First published 2011-05-01
We love Yank Tanks here at Garage of Awesome but if we see another Mustang, we might just die of boredom. They seem to be starting to outnumber Camry’s and this is a bit sad, because the USA hath brought forth so many freakin’ awesome cars over the years that were NOT Mustangs, yet here we are.
Don’t get us wrong; the Mustang was a good car, based off simple, hard-wearing Ford Falcon mechanicals, it looked tuff and with the right options ticked, they pretty much cemented the muscle car era in the human psyche permanently. We have been chasing that dragon ever since.
Hitting up any American car cruise will result in Mustang-central; one we attended recently had so many that we had to fight off boredom constantly, but thankfully, with around a hundred cars on the cruise, there were plenty of others to keep us happy.
Enter the Oldsmobile F85.
We chatted to the owner at-length but forgot to ask his name. Too much awesome to think of details like that… Anyway, he’s owned the Olds for a few years now and believes the car was brought into Australia by none other than General Motors’ Holden which realistically makes this a factory-sold Olds. The W-numberplate would have been issued around 2000, so it’s not retained its original rego number, which would have helped determine how long it may have been here for.
He had been told that the car had been spotted in regular use around Holden’s long-defunct Woodville factory back in the day, still in LHD form and had been imported presumably for testing and market research. Holden were perhaps checking out the tiny 3.5 litre, 215ci V8 for their own vehicles. Holden only offered a Chevrolet V8 from the HK model of 1967 and no Australian-built V8s were fitted until the HG of 1970.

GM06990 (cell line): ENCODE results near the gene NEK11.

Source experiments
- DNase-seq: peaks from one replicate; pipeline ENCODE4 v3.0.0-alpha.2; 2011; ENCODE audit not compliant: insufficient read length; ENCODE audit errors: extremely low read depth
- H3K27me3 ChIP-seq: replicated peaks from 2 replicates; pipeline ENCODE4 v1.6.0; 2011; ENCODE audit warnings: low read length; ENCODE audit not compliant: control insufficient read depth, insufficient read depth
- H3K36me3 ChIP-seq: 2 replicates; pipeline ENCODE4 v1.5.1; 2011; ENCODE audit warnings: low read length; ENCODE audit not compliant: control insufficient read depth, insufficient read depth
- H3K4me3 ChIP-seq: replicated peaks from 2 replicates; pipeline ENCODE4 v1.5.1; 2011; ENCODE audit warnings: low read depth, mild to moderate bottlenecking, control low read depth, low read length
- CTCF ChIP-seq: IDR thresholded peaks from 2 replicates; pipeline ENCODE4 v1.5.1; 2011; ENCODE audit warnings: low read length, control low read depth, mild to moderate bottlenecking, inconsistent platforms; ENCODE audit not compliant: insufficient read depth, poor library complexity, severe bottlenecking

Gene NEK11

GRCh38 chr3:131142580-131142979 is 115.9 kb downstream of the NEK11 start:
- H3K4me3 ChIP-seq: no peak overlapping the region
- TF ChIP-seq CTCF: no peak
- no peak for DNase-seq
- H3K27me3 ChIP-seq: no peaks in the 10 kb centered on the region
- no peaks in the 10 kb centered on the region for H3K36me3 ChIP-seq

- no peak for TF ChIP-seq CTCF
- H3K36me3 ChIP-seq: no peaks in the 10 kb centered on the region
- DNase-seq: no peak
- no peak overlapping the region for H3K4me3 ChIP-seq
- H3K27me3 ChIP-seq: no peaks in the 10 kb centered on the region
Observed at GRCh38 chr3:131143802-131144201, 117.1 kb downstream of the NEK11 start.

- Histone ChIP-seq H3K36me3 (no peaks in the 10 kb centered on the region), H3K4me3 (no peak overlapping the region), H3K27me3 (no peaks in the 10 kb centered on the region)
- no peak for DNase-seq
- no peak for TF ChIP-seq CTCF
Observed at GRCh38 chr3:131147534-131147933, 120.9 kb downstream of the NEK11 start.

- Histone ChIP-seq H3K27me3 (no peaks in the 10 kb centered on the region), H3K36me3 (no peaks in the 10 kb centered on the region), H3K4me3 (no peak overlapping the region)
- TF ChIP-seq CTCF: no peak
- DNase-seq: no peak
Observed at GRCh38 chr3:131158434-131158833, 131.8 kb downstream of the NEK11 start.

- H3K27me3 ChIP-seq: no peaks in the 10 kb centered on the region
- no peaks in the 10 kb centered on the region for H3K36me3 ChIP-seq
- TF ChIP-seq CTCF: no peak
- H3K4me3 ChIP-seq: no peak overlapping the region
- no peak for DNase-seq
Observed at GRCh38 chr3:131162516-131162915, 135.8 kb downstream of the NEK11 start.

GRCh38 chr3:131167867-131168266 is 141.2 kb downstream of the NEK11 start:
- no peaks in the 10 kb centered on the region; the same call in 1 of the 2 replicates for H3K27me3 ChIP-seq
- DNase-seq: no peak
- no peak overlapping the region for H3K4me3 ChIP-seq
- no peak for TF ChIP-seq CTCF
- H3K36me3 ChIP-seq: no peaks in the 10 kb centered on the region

In the early 1960s, offering a big-capacity V8 in a Holden sedan would have been derided as decadent, and serious men in serious hats would have spent much time both before and after church discussing how Holden, ‘Australia’s Own’, had become a tool of Satan. And then probably hit their wives for a bit, then drunk some whisky. Normal, early 1960’s stuff.
However, by the late 1960’s the kids were taking acid and growing their hair, so suddenly packing some cubes into a standard family sedan with dodgy brakes was no longer akin to child murdering, so all bets were off.
Of course, the notion that this particular Oldsmobile F85 was used for anything aside from carrying around serious men in serious hats is pure speculation, but EDUCATED speculation derived from reading lots of car magazines, reading lots of car books and not getting laid anywhere near as much as we’d like.
While most in Australia probably haven’t heard of an Oldsmobile F85, let alone seen one, the reason of course is because everyone is too busy importing Mustangs. However, the lineage is sound; mid-way through 1961 a ‘Cutlass’ version was released in the USA in the guise of a pillared sport-coupe. Sales improved and the F85 model-name was soon relegated to the base model, rather than the entire model series.
Despite the first model using modern (for the USA) unitary monocoque construction, by 1964 the F85 was a full-chassis’ed, body-on-frame like most other US Yank Tanks. Size went up and versions appeared with whimsical names like Cutlass Supreme and Turnpike Cruiser. The lauded Oldsmobile 442 muscle car was originally an option package based off the F85, until becoming a model in its own right.
So what started as a modern, monocoque, fully-coil-sprung, upper-compact-sized car designed to compete against the Falcon, Corvair and Valiant (you know, full sized cars for anywhere except America) ended up with a full chassis, massive engine and no handling, just like every other massive Yank tank!
With a 0-60mph time of about 14.5 seconds, they could have used some extra cubes straight up, but when you look THIS MUCH like the Muppets’ Sam the Eagle, who cares?